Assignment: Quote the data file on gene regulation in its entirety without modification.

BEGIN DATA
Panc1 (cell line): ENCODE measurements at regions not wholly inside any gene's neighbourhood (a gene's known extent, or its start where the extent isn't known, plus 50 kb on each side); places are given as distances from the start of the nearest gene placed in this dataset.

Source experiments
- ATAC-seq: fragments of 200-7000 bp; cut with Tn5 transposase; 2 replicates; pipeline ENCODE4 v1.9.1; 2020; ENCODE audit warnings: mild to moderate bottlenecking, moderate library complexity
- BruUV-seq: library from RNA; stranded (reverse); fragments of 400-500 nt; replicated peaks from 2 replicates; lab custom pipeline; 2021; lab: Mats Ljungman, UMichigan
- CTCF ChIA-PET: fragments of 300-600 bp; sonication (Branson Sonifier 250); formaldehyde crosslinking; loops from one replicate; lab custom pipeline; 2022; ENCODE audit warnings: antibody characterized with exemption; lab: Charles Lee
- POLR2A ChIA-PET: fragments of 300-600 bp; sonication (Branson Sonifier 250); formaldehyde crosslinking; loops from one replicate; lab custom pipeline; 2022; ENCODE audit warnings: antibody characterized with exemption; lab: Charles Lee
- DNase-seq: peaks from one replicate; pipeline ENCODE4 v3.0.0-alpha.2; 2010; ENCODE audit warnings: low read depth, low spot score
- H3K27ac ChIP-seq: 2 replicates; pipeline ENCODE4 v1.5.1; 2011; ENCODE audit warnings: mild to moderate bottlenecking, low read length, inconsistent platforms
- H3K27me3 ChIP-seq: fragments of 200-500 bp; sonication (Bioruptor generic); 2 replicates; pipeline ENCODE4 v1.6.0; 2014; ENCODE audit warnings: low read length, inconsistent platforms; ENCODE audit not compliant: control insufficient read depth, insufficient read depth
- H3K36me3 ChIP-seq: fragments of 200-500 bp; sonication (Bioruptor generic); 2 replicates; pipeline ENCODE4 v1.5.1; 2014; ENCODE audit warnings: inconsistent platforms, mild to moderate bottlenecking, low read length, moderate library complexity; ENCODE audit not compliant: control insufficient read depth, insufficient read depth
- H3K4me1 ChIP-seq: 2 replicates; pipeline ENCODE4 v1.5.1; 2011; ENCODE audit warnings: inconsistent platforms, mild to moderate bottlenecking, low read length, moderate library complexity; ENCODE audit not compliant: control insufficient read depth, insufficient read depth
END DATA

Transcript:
Panc1 (cell line): ENCODE measurements at regions not wholly inside any gene's neighbourhood (a gene's known extent, or its start where the extent isn't known, plus 50 kb on each side); places are given as distances from the start of the nearest gene placed in this dataset.

Source experiments
- ATAC-seq: fragments of 200-7000 bp; cut with Tn5 transposase; 2 replicates; pipeline ENCODE4 v1.9.1; 2020; ENCODE audit warnings: mild to moderate bottlenecking, moderate library complexity
- BruUV-seq: library from RNA; stranded (reverse); fragments of 400-500 nt; replicated peaks from 2 replicates; lab custom pipeline; 2021; lab: Mats Ljungman, UMichigan
- CTCF ChIA-PET: fragments of 300-600 bp; sonication (Branson Sonifier 250); formaldehyde crosslinking; loops from one replicate; lab custom pipeline; 2022; ENCODE audit warnings: antibody characterized with exemption; lab: Charles Lee
- POLR2A ChIA-PET: fragments of 300-600 bp; sonication (Branson Sonifier 250); formaldehyde crosslinking; loops from one replicate; lab custom pipeline; 2022; ENCODE audit warnings: antibody characterized with exemption; lab: Charles Lee
- DNase-seq: peaks from one replicate; pipeline ENCODE4 v3.0.0-alpha.2; 2010; ENCODE audit warnings: low read depth, low spot score
- H3K27ac ChIP-seq: 2 replicates; pipeline ENCODE4 v1.5.1; 2011; ENCODE audit warnings: mild to moderate bottlenecking, low read length, inconsistent platforms
- H3K27me3 ChIP-seq: fragments of 200-500 bp; sonication (Bioruptor generic); 2 replicates; pipeline ENCODE4 v1.6.0; 2014; ENCODE audit warnings: low read length, inconsistent platforms; ENCODE audit not compliant: control insufficient read depth, insufficient read depth
- H3K36me3 ChIP-seq: fragments of 200-500 bp; sonication (Bioruptor generic); 2 replicates; pipeline ENCODE4 v1.5.1; 2014; ENCODE audit warnings: inconsistent platforms, mild to moderate bottlenecking, low read length, moderate library complexity; ENCODE audit not compliant: control insufficient read depth, insufficient read depth
- H3K4me1 ChIP-seq: 2 replicates; pipeline ENCODE4 v1.5.1; 2011; ENCODE audit warnings: inconsistent platforms, mild to moderate bottlenecking, low read length, moderate library complexity; ENCODE audit not compliant: control insufficient read depth, insufficient read depth